Effective January 1, 2018 property owners applying to the Mayor and City Council (M&CC) for a certificate of compliance will have to pay an increased fee.
Council decided at a statutory meeting yesterday to raise the cost of the certificate to 0.75% of the property value. This represents a significant increase from the present 0.1% at a time when one councillor observed that there has been an increase in the requests for these certificates.
In a report to the full council, the Finance Committee noted that council is currently supplying persons these certificates in order to facilitate property sales at a price which does not take into account the real costs of preparing and issuing the document.
According to the submission, a review of the fees was done by the administration which recommended that the percentage charged be altered to a cost of 0.75%. While it was reported to council that this was the decision of the committee, councillor Junior Garrett, a member of the committee strenuously objected to this “750%” increase in “taxation”.
The councillor argued that it was unconscionable that the council would impose such a large increase on property owners in such a short period of time. He challenged the claim made by the administration through Town Clerk Royston King that council resources are expended on producing the certificates.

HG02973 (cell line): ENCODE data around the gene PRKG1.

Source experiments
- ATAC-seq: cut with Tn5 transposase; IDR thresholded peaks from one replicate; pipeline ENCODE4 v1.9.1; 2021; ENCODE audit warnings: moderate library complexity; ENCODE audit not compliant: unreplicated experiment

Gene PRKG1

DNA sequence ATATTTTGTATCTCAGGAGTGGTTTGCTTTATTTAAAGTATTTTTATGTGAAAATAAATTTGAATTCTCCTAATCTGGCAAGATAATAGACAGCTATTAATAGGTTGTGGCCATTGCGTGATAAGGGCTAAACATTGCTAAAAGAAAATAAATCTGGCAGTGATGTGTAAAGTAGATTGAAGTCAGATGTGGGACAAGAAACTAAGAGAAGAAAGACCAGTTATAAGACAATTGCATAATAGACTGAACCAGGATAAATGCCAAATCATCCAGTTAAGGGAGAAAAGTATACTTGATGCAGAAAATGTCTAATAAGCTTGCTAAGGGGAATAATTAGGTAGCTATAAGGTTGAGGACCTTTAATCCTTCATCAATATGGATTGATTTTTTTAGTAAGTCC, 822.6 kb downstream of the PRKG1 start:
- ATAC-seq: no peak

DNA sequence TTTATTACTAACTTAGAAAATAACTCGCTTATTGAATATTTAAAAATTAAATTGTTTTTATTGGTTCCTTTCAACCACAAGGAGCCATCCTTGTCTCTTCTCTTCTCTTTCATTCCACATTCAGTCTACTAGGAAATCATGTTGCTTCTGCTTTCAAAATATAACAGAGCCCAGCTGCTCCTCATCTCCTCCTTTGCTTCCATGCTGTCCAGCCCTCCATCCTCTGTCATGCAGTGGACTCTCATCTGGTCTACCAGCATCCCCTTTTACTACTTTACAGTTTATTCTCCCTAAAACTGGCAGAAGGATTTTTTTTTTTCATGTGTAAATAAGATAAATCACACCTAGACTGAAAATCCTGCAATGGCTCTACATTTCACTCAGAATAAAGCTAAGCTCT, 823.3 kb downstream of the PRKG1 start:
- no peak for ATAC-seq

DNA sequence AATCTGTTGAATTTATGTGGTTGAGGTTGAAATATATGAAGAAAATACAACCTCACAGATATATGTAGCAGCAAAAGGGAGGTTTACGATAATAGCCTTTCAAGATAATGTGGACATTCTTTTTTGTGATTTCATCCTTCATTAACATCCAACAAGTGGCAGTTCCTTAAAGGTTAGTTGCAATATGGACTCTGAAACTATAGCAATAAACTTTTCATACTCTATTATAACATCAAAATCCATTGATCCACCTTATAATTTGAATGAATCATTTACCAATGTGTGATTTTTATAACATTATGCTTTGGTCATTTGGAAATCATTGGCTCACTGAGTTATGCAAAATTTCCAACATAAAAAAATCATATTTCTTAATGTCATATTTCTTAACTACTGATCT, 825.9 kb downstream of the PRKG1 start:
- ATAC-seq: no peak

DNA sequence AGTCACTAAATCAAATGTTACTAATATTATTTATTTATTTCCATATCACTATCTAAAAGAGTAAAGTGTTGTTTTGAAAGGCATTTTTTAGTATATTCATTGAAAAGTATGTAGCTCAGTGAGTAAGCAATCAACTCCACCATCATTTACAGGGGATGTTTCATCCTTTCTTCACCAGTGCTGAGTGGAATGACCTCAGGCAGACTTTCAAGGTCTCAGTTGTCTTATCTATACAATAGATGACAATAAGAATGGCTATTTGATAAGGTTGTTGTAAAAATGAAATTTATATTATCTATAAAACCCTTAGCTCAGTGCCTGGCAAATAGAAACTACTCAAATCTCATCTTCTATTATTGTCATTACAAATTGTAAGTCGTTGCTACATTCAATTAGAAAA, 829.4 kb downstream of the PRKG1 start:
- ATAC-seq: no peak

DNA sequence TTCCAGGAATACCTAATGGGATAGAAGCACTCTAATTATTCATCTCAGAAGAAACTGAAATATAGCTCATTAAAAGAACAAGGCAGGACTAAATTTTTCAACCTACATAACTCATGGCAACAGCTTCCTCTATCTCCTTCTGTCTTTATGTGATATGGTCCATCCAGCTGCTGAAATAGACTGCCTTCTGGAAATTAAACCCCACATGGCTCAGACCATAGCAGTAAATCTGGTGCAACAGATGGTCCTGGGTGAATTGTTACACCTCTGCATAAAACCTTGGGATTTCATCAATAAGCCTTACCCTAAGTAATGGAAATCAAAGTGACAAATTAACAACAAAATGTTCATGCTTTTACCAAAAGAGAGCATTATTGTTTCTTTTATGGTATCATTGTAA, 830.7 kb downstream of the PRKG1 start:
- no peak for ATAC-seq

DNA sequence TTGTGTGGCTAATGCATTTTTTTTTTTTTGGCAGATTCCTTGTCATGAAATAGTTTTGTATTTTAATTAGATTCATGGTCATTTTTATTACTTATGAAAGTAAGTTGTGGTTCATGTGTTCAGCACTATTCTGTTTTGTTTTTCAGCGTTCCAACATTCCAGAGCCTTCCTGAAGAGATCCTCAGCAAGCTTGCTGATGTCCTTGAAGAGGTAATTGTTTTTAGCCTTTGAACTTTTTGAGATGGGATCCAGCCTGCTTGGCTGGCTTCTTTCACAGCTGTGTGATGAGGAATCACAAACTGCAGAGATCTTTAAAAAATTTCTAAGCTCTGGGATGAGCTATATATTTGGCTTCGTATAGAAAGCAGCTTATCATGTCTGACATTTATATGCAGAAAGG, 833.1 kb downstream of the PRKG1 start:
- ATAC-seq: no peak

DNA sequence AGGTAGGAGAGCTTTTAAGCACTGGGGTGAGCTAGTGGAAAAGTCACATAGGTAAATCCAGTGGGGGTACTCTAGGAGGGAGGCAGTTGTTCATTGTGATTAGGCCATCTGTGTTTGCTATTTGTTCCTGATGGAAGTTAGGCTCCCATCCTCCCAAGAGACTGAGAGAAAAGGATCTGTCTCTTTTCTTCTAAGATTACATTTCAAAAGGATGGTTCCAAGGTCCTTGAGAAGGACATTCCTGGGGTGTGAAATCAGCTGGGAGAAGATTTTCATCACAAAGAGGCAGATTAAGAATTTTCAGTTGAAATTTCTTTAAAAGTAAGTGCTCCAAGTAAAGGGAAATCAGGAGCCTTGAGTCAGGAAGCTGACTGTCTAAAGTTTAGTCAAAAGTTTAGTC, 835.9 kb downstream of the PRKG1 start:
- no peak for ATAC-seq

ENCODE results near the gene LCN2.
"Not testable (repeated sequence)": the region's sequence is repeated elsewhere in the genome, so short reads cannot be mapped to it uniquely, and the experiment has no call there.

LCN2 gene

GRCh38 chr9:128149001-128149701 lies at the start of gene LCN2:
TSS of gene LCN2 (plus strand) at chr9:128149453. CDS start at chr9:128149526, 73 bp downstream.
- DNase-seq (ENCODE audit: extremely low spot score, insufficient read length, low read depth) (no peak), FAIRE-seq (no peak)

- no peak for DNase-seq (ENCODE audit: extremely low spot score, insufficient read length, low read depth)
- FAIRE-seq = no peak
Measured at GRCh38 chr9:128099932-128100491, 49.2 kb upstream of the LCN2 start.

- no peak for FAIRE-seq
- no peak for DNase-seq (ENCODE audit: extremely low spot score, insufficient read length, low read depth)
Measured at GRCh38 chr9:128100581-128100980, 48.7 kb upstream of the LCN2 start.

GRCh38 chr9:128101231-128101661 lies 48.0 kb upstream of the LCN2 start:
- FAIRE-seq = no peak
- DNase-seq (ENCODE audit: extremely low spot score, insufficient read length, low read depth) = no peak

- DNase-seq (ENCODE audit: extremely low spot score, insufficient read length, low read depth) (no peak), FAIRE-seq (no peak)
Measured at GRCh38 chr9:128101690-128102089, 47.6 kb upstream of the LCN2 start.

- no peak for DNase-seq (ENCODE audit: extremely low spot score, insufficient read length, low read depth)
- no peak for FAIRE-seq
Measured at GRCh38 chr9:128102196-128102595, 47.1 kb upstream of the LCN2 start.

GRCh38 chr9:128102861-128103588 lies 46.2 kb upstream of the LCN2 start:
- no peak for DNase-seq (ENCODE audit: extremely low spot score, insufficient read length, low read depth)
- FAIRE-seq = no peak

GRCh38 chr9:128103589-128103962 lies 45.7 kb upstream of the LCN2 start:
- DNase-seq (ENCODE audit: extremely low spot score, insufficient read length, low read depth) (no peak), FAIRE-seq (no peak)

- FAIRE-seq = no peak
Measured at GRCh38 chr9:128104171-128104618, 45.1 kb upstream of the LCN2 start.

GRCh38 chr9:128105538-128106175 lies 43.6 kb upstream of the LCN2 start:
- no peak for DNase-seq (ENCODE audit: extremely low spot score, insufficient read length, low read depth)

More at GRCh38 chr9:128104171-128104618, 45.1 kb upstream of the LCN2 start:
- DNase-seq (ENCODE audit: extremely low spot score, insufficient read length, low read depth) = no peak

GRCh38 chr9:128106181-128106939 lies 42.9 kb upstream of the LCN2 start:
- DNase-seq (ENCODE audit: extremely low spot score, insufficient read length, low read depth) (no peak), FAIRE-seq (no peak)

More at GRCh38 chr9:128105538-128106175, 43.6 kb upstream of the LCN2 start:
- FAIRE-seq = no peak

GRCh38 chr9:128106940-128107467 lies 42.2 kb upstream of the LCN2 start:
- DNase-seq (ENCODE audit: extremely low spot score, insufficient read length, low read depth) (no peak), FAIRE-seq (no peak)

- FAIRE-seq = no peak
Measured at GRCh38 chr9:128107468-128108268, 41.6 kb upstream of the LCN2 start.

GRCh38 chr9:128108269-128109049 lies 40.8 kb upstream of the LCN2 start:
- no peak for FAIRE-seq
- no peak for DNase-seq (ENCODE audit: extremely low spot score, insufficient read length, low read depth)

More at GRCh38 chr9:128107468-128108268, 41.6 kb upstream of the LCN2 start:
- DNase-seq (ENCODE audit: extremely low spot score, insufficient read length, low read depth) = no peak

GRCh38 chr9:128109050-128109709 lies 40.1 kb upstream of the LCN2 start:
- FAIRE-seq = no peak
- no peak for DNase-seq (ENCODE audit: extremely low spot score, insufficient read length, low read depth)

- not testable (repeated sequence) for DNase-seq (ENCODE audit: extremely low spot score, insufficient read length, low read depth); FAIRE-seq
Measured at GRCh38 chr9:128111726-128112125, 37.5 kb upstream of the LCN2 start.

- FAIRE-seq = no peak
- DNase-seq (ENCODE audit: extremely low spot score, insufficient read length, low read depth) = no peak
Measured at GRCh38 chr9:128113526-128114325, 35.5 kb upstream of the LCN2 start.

King had told council that every detail of the certificate is verified by the council which requires site visits from the Engineer’s Department and separate property valuations.
“We do not depend on the information from other sources,” he told the council.
Garrett, who was supported in his objection by fellow APNU councillor Gregory Fraser and PPP/C councillors Khame Sharma and Bishram Kuppen, suggested that an increase to 0.25% would be more acceptable.
However after thirty minutes of discussion a majority vote of council saw the 0.75% increase being passed. Of the 19 councillors present 14 voted for the recommended increase, four against while councillor Andrea Marks abstained.
Meanwhile, Councillor Alfred Mentore failed in his attempt to have council review the issuance of compliance certificates in the Houston area of the proposed site of new Demerara Harbour Bridge.
Mentore, a real estate agent, told council that as a member of the City Works Committee he had noticed an increase in the number of certificates being issued to the Houston estate for sale of land parcels to private individuals and asked if in the “interest of progress” council would consider either informing central government of these increased requests or “employing some stalling” so that in any possible land negotiations the government would not be forced to deal with numerous, diverse owners.
This request was vehemently denied by Mayor Patricia Chase-Green who told Mentore that it is not for the M&CC as a local government body to do the bidding of central government.
“Let us not make ourselves less than we are councillor,” she said explaining that M&CC must fulfil its mandate including issuing these certificates and would not be writing the Ministry of Public Infrastructure or any other central government body based on these assertions.
Mentore was advised to present to council concrete evidence of any activity which would require council action and not ask council to act on assertions.